Questioning the decision to ask the Election Commission to notify Mr. Gilani’s disqualification instead of just referring the matter to it, The Dawn noted: “By doing so, it has both disrupted an existing democratic set-up and set a worrying precedent for the future.”

Ever critical of the judiciary for turning a blind eye to the plight of Ahmadis and extremism, Lahore-based lawyer Yasser Latif Hamdani wrote in his blog: “We are increasingly descending into a state which resembles the dystopia of Judge Dredd. It is now important to acknowledge that we are no longer a democracy but a judocracy, where the whim and will of an unelected presiding officer of the apex court has more power than 180 million people. Perhaps it is time to dispense with the pretence of parliament, prime minister and president and constitutionally empower the Chief Justice to act as all three….”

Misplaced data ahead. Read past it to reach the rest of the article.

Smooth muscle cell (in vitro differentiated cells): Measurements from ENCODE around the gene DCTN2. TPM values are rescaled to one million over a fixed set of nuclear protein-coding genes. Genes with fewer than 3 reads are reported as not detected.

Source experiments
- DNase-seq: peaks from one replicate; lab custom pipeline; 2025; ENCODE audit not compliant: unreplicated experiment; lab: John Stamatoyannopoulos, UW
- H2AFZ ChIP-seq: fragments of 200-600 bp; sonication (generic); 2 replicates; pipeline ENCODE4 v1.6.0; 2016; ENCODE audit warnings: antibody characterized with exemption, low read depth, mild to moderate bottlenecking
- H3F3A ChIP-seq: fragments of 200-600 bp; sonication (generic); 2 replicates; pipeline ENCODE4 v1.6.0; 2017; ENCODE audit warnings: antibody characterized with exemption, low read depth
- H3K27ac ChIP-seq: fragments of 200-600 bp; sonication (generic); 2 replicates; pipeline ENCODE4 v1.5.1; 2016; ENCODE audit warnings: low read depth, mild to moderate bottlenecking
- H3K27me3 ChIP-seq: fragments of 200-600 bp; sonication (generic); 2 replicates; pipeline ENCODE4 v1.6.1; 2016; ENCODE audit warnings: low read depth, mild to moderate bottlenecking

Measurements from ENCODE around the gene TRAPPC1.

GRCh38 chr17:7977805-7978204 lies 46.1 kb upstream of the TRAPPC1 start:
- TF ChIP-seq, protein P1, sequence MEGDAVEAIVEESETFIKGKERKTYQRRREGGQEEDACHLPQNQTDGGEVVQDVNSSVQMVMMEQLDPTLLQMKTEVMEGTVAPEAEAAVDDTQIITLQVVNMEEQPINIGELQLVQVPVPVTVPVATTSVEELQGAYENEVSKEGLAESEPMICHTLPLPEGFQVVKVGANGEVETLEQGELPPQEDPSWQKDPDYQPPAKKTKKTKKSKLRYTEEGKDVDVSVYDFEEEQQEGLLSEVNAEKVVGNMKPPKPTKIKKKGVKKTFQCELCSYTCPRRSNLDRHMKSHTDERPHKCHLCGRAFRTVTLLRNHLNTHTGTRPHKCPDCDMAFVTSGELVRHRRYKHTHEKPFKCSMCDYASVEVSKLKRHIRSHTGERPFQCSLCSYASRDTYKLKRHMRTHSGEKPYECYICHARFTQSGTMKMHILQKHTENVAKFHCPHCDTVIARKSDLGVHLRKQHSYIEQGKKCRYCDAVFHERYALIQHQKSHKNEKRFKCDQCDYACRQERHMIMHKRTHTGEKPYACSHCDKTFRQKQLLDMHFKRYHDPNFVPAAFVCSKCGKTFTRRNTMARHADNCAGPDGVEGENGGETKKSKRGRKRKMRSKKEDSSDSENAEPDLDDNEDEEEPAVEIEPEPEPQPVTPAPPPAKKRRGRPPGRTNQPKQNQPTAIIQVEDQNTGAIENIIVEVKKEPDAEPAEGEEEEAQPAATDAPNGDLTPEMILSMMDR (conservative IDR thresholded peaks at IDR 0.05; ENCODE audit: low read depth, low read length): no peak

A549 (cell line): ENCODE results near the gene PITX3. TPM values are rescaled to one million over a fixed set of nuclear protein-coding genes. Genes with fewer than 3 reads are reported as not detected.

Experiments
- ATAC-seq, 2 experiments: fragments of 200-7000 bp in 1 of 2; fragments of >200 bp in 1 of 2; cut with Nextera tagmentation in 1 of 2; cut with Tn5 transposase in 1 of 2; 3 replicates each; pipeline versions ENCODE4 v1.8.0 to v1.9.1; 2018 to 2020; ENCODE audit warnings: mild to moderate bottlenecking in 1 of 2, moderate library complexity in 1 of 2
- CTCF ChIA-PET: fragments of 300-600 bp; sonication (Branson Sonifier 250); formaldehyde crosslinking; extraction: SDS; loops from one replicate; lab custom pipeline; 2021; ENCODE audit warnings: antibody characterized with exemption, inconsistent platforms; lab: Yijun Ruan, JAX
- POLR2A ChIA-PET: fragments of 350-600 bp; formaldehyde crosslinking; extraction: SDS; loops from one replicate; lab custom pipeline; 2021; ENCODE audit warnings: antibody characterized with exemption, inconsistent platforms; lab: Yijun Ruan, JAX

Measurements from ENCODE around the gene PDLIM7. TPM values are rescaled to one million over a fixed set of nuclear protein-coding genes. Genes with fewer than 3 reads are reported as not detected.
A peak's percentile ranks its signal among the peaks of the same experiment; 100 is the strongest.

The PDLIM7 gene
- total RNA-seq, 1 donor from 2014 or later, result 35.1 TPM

Earlier, Hamdani, who had participated in the movement for the Chief Justice’s restoration, had written an open letter to him urging him to step down given the allegations levelled against his son, saying “Ceaser’s wife is no longer above suspicion.”

He is not alone. Many leading lights of the movement including Asma Jehangir and Munir Akram have spoken out even earlier about the manner in which Justice Chaudhry took up cases that were more about politics than contested points of law.

To many an analyst, the superior judiciary is now attempting to do what traditionally the military — again a non-elected state institution — assigned for itself: clean up Pakistani politics and society. But, according to political analyst Hasan Askari Rizvi, “if the expanded role of non-elected institutions offered a credible solution, Pakistan’s politics should have been very organised and systematic after four periods of direct and indirect military rule.”

For now, the coup talk may be just that — talk — but as all institutions continue to jockey for space and power in what is essentially the nascent phase of an evolving democracy, any attempt to upset the apple cart will arouse suspicion. On this count at least, Pakistan cannot be accused of crying wolf too often. And, the military and the judiciary do not have history on their side.